Table of Contents
- 1 Comment; In the Nucleus accumbens, nicotine has a stronger effect on anticipation than on outcome.
- 2 Abstract
- 3 Access options
- 4 References
- 5 Author information
- 6 Additional information
- 7 Rights and permissions
- 8 About this article
Comment; In the Nucleus accumbens, nicotine has a stronger effect on anticipation than on outcome.
- Kainan S. Wang,
- Maya Zegel,
- Elena Molokotos,
- Lauren V. Moran,
- David P. Olson,
- Diego A. Pizzagalli &
- Amy C. Janes
- 86 Accesses
- 3 Altmetric
Nicotine enhances the reinforcement of non-drug rewards by increasing nucleus accumbens (NAcc) reactivity to anticipatory cues. This anticipatory effect is selective as no clear evidence has emerged showing that nicotine acutely changes reward receipt reactivity. However, repeated rewarding experiences shift peak brain reactivity from hedonic reward outcome to the motivational anticipatory cue yielding more habitual cue-induced behavior. Given nicotine’s influence on NAcc reactivity and connectivity, it is plausible that nicotine acutely induces this shift and alters NAcc functional connectivity during reward processing. To evaluate this currently untested hypothesis, a randomized crossover design was used in which healthy non-smokers were administered placebo and nicotine (2-mg lozenge). Brain activation to monetary reward anticipation and outcome was evaluated with functional magnetic resonance imaging. Relative to placebo, nicotine induced more NAcc reactivity to reward anticipation. Greater NAcc activation during anticipation was significantly associated with lower NAcc activation to outcome. During outcome, nicotine reduced NAcc functional connectivity with cortical regions including the anterior cingulate cortex, orbitofrontal cortex, and insula. These regions showed the same negative relationship between reward anticipation and outcome as noted in the NAcc. The current findings significantly improve our understanding of how nicotine changes corticostriatal circuit function and communication during distinct phases of reward processing and critically show that these alterations happen acutely following a single dose. The implications of this work explain nicotinic modulation of general reward function, which offer insights into the initial drive to smoke and the subsequent difficulty in cessation.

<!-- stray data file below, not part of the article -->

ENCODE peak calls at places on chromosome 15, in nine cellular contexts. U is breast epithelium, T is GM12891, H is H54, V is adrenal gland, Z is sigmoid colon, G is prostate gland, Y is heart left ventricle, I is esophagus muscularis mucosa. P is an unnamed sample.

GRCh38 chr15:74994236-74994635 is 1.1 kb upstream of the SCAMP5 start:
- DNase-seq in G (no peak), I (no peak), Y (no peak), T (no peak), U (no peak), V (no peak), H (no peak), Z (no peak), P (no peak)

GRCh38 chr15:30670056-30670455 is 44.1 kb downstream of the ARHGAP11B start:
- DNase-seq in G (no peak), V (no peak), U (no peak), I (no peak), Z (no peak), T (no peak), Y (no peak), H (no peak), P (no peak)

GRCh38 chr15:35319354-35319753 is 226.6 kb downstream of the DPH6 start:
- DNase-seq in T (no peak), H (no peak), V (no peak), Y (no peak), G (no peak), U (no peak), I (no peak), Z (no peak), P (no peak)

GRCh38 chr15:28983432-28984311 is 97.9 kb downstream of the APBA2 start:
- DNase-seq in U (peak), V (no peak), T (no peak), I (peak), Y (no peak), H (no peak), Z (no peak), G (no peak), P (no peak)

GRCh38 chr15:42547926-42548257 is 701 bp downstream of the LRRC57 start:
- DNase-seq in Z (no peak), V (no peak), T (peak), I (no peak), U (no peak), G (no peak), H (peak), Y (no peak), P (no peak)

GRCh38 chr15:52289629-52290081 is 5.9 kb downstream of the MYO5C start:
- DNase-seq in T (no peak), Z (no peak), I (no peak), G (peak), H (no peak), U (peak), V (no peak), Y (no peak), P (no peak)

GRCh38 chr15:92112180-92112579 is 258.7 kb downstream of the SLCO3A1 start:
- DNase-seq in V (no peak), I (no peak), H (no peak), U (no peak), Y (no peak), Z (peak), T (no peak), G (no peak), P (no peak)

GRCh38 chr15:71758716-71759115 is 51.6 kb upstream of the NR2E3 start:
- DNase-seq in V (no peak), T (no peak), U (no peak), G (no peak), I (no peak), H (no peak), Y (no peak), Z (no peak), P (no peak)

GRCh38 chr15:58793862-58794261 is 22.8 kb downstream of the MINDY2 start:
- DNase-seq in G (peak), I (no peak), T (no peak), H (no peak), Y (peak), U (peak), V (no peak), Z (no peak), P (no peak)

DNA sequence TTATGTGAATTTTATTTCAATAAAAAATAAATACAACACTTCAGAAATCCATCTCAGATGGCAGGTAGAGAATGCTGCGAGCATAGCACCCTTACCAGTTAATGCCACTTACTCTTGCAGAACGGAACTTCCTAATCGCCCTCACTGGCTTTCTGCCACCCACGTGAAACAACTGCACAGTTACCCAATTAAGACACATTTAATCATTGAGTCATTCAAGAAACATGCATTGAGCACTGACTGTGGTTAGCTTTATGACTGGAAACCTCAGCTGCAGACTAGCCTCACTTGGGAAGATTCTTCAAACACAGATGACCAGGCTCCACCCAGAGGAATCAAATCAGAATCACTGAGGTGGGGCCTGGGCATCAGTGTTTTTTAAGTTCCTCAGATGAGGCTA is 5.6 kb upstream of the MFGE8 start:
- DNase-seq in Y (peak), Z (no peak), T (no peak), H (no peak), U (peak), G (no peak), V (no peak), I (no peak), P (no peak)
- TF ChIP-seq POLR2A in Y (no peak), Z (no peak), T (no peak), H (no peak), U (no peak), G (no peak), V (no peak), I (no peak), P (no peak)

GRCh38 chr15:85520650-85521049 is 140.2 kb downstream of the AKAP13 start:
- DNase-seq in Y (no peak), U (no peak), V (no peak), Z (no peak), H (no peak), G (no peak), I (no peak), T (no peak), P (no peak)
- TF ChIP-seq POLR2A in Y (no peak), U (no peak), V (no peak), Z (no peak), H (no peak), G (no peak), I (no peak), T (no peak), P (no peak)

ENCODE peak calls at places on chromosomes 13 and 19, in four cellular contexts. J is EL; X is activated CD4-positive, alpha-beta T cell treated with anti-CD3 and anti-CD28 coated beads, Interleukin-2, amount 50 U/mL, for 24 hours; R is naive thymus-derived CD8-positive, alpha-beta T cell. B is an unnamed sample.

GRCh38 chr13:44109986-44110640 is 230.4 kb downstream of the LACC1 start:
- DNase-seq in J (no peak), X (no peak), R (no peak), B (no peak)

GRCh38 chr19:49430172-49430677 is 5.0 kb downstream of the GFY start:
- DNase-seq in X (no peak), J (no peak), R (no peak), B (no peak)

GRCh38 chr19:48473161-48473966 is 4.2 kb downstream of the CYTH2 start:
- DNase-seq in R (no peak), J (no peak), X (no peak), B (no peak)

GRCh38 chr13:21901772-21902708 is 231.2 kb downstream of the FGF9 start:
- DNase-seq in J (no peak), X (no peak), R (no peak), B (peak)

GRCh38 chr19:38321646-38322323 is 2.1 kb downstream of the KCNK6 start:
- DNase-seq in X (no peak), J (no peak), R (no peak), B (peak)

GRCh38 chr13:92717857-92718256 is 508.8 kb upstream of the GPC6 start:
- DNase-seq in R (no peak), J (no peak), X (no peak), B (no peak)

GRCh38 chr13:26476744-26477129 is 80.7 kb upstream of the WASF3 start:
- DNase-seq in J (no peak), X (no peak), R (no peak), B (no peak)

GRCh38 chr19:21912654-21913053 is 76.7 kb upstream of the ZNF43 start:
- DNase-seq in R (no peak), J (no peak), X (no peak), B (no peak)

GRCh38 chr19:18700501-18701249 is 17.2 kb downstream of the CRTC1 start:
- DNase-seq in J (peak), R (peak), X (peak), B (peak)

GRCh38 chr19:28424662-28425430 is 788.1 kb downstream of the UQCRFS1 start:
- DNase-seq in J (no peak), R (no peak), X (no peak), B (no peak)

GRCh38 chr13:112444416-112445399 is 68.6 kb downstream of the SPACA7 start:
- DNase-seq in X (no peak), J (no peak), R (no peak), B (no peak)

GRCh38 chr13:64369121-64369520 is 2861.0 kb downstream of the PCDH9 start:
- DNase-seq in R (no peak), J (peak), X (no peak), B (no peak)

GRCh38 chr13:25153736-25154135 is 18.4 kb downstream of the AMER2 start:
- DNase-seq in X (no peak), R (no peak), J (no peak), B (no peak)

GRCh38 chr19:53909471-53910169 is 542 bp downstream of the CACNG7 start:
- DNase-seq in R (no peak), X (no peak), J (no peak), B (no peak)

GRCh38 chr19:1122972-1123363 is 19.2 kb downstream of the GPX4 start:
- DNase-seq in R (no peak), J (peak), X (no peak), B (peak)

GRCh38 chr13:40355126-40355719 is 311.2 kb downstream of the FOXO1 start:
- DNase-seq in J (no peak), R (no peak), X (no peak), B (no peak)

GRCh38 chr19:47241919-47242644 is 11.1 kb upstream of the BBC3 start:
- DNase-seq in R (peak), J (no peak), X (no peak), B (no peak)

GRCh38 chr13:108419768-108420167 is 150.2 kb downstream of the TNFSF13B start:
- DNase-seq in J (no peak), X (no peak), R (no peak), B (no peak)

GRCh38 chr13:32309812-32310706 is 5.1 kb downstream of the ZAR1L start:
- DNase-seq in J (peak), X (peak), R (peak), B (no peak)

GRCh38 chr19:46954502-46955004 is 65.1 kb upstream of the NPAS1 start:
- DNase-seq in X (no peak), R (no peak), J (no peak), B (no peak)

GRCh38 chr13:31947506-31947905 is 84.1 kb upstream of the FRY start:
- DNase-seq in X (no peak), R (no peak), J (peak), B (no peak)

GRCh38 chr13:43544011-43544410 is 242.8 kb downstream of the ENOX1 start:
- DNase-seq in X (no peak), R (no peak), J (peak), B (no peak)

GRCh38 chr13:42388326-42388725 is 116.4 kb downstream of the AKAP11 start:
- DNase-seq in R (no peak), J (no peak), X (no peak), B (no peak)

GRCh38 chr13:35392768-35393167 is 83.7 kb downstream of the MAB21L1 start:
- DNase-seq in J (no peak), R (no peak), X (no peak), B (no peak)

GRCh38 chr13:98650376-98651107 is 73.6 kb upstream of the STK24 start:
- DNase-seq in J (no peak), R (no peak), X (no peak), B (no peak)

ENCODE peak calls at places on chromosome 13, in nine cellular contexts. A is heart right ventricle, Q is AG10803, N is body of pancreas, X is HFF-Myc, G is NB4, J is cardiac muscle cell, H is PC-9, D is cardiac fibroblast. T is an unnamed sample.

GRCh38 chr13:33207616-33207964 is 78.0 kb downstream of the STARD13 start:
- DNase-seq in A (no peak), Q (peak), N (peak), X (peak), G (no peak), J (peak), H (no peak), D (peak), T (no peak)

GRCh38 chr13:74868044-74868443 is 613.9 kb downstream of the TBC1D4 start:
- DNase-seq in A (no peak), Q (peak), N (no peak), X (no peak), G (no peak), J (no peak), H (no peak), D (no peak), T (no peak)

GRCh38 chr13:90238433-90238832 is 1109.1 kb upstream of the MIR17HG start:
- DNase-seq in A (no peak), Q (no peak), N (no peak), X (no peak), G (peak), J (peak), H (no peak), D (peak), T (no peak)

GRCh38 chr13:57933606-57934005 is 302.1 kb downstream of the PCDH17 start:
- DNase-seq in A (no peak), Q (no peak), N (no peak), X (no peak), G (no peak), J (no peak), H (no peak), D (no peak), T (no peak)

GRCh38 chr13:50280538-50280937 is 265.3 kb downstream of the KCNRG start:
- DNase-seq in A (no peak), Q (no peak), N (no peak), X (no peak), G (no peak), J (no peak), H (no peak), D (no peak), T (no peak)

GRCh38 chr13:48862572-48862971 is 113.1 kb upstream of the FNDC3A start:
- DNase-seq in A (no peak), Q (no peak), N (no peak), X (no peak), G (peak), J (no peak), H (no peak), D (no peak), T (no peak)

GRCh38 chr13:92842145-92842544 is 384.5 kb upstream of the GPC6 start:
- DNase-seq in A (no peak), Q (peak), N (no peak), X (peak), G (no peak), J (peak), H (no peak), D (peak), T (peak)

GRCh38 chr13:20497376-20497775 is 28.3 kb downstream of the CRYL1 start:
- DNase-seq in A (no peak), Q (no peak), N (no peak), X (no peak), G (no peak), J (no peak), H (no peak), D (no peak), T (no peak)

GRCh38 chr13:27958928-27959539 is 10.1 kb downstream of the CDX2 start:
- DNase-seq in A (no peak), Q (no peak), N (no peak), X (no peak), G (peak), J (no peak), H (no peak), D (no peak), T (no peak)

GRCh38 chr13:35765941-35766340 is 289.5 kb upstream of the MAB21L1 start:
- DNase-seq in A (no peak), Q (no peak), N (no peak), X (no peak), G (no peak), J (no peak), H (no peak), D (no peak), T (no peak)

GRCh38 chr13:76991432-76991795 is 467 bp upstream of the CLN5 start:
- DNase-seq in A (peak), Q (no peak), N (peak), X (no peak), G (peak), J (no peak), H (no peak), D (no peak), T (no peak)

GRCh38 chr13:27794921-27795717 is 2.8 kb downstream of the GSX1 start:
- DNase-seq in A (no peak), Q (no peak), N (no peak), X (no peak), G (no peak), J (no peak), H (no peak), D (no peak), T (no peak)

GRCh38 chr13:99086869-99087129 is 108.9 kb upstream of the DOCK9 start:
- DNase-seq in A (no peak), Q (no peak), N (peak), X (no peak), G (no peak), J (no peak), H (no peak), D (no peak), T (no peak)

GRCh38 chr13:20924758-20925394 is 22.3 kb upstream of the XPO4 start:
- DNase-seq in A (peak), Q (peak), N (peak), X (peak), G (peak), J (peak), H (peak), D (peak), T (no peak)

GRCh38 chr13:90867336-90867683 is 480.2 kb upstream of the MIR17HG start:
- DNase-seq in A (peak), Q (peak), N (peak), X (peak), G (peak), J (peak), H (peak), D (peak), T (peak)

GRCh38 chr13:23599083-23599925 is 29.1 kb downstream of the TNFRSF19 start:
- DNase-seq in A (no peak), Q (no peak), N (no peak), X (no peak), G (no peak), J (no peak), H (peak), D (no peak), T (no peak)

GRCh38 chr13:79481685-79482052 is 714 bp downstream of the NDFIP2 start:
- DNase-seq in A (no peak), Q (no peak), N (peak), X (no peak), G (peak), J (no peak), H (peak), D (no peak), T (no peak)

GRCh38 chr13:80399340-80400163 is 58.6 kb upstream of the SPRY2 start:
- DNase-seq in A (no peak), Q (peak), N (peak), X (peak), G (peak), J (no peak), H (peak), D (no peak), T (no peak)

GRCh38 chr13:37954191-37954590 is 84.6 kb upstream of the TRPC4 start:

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- McLean Imaging Center, McLean Hospital, Belmont, MA, USA
- Kainan S. Wang
- , Maya Zegel
- , Elena Molokotos
- , Lauren V. Moran
- , David P. Olson
- , Diego A. Pizzagalli
- & Amy C. Janes
- Harvard Medical School, Boston, MA, USA
- Kainan S. Wang
- , Lauren V. Moran
- , David P. Olson
- , Diego A. Pizzagalli
- & Amy C. Janes
- Department of Psychology, Suffolk University, Boston, MA, USA
- Elena Molokotos
A.C.J. conceptualized and designed the study with DAP. M.Z. recruited and collected the data. K.S.W. conducted all analyses and wrote the initial draft with A.C.J. and E.M. L.V.M. and D.O. provided clinical expertise and served as study physicians. All authors reviewed and edited the final manuscript.
Correspondence to Amy C. Janes.
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Wang, K.S., Zegel, M., Molokotos, E. et al. The acute effects of nicotine on corticostriatal responses to distinct phases of reward processing. Neuropsychopharmacol. (2020) doi:10.1038/s41386-020-0611-5
- Received30 October 2019
- Revised06 January 2020
- Accepted07 January 2020
- Published13 January 2020